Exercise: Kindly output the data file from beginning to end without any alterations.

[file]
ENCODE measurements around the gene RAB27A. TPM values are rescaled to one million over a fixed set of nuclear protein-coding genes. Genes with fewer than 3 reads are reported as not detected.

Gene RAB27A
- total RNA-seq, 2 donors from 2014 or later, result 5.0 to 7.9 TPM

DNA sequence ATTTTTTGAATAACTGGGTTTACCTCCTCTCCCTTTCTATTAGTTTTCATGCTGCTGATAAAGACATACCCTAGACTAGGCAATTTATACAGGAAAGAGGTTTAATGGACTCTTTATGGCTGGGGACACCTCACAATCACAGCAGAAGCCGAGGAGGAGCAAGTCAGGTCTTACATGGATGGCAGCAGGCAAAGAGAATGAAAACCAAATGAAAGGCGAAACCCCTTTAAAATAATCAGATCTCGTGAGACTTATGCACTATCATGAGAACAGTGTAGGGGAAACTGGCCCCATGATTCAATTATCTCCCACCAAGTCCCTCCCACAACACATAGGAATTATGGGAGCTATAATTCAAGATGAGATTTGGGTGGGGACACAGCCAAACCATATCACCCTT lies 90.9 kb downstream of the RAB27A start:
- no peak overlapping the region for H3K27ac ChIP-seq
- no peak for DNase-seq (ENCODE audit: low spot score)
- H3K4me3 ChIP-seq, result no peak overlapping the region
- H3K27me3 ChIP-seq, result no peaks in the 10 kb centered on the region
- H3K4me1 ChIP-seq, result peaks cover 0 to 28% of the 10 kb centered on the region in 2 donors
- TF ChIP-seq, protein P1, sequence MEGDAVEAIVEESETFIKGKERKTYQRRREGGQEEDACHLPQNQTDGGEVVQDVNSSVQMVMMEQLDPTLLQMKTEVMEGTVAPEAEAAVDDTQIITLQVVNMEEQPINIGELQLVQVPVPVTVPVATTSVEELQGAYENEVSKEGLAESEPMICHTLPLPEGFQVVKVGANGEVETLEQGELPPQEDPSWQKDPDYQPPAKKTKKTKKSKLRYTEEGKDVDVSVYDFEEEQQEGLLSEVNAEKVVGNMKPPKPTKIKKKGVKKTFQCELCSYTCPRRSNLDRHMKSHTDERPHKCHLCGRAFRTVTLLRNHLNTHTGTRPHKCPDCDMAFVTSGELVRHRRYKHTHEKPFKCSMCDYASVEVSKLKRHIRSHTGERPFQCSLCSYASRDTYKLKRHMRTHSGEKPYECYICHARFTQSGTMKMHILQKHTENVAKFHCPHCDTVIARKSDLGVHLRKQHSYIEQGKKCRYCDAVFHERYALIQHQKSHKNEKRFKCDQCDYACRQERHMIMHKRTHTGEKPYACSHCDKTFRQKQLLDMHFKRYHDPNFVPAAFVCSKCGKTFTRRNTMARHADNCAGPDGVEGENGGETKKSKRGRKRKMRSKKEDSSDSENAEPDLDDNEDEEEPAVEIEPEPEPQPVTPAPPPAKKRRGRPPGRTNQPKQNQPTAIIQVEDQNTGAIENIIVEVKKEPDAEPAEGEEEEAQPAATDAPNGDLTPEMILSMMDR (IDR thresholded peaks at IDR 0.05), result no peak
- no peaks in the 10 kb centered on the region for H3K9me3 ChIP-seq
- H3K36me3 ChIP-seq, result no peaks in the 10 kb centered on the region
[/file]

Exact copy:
ENCODE measurements around the gene RAB27A. TPM values are rescaled to one million over a fixed set of nuclear protein-coding genes. Genes with fewer than 3 reads are reported as not detected.

Gene RAB27A
- total RNA-seq, 2 donors from 2014 or later, result 5.0 to 7.9 TPM

DNA sequence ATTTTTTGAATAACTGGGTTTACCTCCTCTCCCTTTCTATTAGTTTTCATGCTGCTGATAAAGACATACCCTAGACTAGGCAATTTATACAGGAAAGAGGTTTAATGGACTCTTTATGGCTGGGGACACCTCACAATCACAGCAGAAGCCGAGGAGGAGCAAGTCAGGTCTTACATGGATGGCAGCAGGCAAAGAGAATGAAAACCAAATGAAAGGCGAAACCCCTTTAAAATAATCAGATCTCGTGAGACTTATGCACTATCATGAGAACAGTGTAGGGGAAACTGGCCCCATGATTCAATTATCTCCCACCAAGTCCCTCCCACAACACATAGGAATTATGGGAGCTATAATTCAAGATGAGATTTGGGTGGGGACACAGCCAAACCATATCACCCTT lies 90.9 kb downstream of the RAB27A start:
- no peak overlapping the region for H3K27ac ChIP-seq
- no peak for DNase-seq (ENCODE audit: low spot score)
- H3K4me3 ChIP-seq, result no peak overlapping the region
- H3K27me3 ChIP-seq, result no peaks in the 10 kb centered on the region
- H3K4me1 ChIP-seq, result peaks cover 0 to 28% of the 10 kb centered on the region in 2 donors
- TF ChIP-seq, protein P1, sequence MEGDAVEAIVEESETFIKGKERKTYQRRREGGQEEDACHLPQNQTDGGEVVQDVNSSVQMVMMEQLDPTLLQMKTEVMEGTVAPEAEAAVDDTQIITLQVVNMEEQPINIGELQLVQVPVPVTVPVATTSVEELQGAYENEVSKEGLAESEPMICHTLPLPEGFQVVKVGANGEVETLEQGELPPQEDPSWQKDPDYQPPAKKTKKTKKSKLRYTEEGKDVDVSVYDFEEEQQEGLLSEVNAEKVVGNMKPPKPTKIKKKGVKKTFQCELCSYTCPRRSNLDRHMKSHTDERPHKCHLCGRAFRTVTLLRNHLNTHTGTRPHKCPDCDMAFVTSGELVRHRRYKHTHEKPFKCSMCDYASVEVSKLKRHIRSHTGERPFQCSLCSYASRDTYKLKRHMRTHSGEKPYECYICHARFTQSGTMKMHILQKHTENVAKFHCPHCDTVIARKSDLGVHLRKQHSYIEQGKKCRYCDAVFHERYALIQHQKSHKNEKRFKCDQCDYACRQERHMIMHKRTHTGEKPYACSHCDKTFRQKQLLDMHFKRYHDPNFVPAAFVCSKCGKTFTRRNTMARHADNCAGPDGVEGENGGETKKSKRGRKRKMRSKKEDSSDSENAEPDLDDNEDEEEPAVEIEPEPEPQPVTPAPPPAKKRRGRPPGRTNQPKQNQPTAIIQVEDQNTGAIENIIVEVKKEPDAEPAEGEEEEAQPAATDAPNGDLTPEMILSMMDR (IDR thresholded peaks at IDR 0.05), result no peak
- no peaks in the 10 kb centered on the region for H3K9me3 ChIP-seq
- H3K36me3 ChIP-seq, result no peaks in the 10 kb centered on the region